He was a pioneer in the development of the Icelandic music scene in the 1980s, for instance as a drummer for the illustrious Sugarcubes. Now he offers Icelandic music a stage, being managing director at IcelandMusic. A conversation with the colourful Sigtryggur “Siggi” Baldursson, the musical link between Iceland’s past, present and future.
I proudly show him my pink copy of the Sugarcubes debut “Life’s too good” from 1988. With their playful cheerfulness, the interest for music from the then-unknown, distant island started. But the scene started earlier and Sigi talks about it with great enthusiasm. “The jazz-funk band Mezzoforte was already successful in 1983. That was mainly in the UK. But the Sugarcubes went worldwide.” How does such a success occur suddenly? Was there already a breeding ground in Reykjavik? “The 1982 documentary ”Rokk í Reykjavík“ shows how different bands emerged in the alternative circuit, gigged with each other and inspired each other.” Parts of this documentary is available on YouTube. The Sugarcubes arose from bands that had already made their mark in Iceland. “I came from Þeyr, a new wave band. Einar was from Purrkur Pillnikk, a punk band, and Björk was in Tappi Tíkarrass before. The three of us met in 1983 in the band Kukl, with Einar Melax, Birgir Mogensen and Guðlaugur Óttarsson. ”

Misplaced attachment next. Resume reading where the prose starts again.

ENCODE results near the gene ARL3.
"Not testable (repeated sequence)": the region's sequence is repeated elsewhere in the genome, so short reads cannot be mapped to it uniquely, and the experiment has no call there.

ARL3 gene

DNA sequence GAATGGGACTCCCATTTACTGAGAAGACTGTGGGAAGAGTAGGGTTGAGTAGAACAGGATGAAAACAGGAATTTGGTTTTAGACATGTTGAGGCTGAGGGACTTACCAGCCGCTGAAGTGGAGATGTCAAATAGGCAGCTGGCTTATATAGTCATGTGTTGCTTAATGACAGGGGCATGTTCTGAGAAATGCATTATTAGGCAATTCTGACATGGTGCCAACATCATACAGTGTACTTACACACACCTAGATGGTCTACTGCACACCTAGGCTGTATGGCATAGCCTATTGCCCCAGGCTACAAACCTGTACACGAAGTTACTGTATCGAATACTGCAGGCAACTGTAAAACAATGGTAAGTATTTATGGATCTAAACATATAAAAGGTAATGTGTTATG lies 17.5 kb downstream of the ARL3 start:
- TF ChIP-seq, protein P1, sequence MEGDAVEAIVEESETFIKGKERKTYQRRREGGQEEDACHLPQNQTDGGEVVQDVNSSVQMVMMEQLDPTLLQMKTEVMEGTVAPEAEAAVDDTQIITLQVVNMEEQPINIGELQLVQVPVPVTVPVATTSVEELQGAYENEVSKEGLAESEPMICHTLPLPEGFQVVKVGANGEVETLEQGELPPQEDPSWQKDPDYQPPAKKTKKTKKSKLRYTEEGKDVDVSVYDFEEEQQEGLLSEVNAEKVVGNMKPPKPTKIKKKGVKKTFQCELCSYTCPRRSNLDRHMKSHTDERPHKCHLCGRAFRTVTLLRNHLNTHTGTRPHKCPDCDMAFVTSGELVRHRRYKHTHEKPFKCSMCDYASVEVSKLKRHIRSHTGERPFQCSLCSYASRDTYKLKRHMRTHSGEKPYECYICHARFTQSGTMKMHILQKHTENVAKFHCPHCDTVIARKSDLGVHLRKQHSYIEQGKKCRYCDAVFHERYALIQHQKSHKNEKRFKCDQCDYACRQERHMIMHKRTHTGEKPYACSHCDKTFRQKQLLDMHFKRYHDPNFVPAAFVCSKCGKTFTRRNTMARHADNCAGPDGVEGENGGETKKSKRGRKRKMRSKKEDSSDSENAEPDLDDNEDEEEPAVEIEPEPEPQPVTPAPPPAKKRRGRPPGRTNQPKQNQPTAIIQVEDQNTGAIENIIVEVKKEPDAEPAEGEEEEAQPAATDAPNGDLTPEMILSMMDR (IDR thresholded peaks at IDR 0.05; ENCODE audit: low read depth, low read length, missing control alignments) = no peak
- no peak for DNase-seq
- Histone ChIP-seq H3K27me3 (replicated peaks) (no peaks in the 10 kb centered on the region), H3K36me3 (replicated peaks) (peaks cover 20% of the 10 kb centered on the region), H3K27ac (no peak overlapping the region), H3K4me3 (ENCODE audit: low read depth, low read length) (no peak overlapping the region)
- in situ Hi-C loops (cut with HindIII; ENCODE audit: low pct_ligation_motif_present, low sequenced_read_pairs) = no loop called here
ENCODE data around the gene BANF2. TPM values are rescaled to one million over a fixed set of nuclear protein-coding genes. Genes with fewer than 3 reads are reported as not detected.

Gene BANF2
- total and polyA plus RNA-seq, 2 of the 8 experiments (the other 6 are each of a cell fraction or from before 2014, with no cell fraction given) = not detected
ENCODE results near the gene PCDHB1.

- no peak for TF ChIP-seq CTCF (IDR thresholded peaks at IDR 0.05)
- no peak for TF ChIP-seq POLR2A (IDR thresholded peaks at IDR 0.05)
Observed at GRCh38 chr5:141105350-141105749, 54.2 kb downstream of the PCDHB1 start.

Kukl retired in 1986 and the trio, along with others, immediately restarted as The Sugarcubes. “We were founded as a tongue-in-cheek pop band for the art collective and record label Smekkleysa / Bad Taste. It also included people from the literature scene. The manifesto said that there should be a pop band that would generate money for the entire collective.” So it became the Sugarcubes… And they dragged in a lot of money. Siggi chuckles. “Yes, we were in the right place at the right time. And our singer, Einar Örn, had many contacts in London, where he studied.” After three albums, the band quit in 1992. “We were a democratic band and everything we made, we made it together. Björk had specific creative ideas and needed a different environment to implement them. ”